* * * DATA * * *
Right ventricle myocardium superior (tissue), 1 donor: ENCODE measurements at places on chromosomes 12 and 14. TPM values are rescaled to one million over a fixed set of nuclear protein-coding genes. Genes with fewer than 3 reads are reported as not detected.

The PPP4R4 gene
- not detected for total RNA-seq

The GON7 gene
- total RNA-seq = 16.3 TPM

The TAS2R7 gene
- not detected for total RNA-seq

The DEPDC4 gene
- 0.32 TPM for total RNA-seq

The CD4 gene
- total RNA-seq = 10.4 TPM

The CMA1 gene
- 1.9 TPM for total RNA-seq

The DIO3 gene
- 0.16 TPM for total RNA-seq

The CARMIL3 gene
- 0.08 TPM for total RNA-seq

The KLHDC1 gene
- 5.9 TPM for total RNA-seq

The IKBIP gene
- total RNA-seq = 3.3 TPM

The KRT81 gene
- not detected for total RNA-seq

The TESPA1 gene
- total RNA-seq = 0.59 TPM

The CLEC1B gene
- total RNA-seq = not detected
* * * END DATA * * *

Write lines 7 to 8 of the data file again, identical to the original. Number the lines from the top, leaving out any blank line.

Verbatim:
- not detected for total RNA-seq

The DEPDC4 gene